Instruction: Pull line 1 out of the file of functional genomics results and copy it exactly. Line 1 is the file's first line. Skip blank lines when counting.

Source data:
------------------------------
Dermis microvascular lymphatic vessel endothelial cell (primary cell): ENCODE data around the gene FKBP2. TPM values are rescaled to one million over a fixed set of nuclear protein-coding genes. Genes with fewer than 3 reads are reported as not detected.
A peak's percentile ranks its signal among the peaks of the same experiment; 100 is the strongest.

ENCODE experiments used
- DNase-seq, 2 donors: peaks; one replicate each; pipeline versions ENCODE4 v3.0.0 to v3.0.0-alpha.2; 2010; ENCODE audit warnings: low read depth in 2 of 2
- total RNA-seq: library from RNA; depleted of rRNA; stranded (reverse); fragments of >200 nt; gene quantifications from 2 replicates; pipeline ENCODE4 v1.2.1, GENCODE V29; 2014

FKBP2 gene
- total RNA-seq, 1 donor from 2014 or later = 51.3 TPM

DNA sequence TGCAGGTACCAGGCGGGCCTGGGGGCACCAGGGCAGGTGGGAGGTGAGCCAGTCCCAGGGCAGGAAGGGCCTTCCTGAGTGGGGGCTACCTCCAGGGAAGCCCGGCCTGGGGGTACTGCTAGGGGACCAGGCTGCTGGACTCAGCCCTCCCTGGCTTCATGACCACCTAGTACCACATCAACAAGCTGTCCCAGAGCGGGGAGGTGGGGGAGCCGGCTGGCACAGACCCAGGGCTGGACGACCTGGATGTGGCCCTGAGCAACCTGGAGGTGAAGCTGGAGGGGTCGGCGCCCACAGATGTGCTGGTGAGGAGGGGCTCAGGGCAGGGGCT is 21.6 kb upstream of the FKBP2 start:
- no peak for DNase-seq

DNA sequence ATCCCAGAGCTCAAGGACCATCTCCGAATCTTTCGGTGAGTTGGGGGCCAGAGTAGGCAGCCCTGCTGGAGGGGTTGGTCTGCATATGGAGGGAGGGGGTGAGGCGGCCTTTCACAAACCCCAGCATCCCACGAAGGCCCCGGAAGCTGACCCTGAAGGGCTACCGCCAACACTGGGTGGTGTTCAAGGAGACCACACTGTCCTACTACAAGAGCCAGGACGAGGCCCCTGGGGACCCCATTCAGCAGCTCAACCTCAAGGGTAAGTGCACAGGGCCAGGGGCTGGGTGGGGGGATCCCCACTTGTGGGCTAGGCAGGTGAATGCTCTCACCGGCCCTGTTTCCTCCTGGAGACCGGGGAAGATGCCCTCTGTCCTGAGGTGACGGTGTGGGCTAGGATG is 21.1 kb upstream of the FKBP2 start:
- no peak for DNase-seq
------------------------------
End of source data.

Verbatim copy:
Dermis microvascular lymphatic vessel endothelial cell (primary cell): ENCODE data around the gene FKBP2. TPM values are rescaled to one million over a fixed set of nuclear protein-coding genes. Genes with fewer than 3 reads are reported as not detected.